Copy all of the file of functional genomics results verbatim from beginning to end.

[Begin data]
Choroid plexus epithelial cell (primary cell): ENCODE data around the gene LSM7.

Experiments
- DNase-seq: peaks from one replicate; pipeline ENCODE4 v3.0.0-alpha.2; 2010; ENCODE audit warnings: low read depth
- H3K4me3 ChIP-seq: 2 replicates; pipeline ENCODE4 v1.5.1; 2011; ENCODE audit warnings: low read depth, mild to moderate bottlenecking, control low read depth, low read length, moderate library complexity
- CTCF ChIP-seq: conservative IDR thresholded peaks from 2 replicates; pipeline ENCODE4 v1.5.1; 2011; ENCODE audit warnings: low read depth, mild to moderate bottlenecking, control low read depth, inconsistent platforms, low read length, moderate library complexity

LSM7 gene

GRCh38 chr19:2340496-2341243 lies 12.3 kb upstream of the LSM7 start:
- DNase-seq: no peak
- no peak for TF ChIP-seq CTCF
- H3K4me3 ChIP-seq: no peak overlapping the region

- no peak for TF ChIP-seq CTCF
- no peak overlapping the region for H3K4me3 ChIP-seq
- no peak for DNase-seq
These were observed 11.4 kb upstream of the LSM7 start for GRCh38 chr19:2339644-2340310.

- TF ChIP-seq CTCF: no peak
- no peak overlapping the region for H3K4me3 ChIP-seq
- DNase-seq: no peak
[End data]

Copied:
Choroid plexus epithelial cell (primary cell): ENCODE data around the gene LSM7.

Experiments
- DNase-seq: peaks from one replicate; pipeline ENCODE4 v3.0.0-alpha.2; 2010; ENCODE audit warnings: low read depth
- H3K4me3 ChIP-seq: 2 replicates; pipeline ENCODE4 v1.5.1; 2011; ENCODE audit warnings: low read depth, mild to moderate bottlenecking, control low read depth, low read length, moderate library complexity
- CTCF ChIP-seq: conservative IDR thresholded peaks from 2 replicates; pipeline ENCODE4 v1.5.1; 2011; ENCODE audit warnings: low read depth, mild to moderate bottlenecking, control low read depth, inconsistent platforms, low read length, moderate library complexity

LSM7 gene

GRCh38 chr19:2340496-2341243 lies 12.3 kb upstream of the LSM7 start:
- DNase-seq: no peak
- no peak for TF ChIP-seq CTCF
- H3K4me3 ChIP-seq: no peak overlapping the region

- no peak for TF ChIP-seq CTCF
- no peak overlapping the region for H3K4me3 ChIP-seq
- no peak for DNase-seq
These were observed 11.4 kb upstream of the LSM7 start for GRCh38 chr19:2339644-2340310.

- TF ChIP-seq CTCF: no peak
- no peak overlapping the region for H3K4me3 ChIP-seq
- DNase-seq: no peak